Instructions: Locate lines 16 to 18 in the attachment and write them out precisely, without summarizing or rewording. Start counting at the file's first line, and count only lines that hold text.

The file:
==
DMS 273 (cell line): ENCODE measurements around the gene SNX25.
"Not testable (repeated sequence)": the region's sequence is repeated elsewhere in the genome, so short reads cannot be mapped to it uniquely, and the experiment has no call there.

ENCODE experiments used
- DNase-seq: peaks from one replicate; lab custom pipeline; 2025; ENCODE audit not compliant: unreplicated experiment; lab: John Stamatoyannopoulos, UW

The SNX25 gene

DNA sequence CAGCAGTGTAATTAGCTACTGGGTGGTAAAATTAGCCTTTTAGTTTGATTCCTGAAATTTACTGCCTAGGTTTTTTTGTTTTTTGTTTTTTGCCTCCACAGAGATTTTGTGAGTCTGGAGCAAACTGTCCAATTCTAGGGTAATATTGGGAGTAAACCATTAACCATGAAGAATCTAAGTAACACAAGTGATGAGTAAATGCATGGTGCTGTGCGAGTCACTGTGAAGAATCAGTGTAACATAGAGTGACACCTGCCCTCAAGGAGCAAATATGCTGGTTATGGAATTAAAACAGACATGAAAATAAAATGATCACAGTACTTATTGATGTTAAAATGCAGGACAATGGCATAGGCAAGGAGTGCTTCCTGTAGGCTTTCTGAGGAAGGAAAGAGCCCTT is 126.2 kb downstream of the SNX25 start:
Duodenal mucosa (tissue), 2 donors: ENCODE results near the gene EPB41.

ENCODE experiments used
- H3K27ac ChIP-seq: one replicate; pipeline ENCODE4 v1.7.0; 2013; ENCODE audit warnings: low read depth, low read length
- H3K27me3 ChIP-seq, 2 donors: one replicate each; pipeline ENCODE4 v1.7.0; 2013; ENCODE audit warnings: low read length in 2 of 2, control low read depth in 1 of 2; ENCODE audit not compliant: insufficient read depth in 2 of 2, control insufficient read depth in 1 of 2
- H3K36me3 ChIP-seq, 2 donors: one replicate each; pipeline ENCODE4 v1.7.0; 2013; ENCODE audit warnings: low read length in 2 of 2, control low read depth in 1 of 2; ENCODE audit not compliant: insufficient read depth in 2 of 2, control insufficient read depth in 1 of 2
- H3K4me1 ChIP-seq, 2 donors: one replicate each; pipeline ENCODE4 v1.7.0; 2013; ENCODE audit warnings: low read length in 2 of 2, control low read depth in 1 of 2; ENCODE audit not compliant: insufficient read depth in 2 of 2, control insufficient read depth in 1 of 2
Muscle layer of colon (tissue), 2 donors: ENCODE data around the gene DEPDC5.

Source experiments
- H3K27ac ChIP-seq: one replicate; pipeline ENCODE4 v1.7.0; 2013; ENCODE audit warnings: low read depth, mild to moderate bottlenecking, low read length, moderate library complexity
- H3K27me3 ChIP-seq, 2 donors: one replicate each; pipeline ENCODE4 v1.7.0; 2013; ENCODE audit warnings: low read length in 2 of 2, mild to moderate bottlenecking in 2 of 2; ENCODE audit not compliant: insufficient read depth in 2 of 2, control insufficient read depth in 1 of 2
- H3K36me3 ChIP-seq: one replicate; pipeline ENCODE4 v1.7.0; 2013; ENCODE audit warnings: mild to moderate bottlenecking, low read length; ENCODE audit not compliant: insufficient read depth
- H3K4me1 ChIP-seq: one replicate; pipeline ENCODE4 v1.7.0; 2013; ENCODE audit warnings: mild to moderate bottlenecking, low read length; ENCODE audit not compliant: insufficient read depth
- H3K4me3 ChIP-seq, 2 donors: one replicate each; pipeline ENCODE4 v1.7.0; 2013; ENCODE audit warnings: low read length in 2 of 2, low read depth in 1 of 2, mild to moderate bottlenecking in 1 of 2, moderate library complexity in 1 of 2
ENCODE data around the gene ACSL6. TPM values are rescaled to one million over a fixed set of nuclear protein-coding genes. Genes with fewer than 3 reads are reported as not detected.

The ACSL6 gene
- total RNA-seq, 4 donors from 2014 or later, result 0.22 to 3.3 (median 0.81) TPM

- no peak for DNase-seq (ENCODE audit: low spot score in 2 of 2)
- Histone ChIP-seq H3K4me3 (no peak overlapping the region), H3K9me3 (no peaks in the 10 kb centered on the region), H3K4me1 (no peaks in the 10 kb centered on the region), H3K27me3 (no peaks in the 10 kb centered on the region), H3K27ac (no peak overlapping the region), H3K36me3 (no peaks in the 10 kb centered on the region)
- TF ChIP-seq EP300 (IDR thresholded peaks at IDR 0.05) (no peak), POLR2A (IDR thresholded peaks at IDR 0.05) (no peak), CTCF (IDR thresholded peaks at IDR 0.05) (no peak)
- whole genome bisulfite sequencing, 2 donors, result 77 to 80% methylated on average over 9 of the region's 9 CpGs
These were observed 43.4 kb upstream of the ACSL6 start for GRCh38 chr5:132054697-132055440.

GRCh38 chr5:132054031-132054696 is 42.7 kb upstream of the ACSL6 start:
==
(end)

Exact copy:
- H3K27me3 ChIP-seq, 2 donors: one replicate each; pipeline ENCODE4 v1.7.0; 2013; ENCODE audit warnings: low read length in 2 of 2, mild to moderate bottlenecking in 2 of 2; ENCODE audit not compliant: insufficient read depth in 2 of 2, control insufficient read depth in 1 of 2
- H3K36me3 ChIP-seq: one replicate; pipeline ENCODE4 v1.7.0; 2013; ENCODE audit warnings: mild to moderate bottlenecking, low read length; ENCODE audit not compliant: insufficient read depth
- H3K4me1 ChIP-seq: one replicate; pipeline ENCODE4 v1.7.0; 2013; ENCODE audit warnings: mild to moderate bottlenecking, low read length; ENCODE audit not compliant: insufficient read depth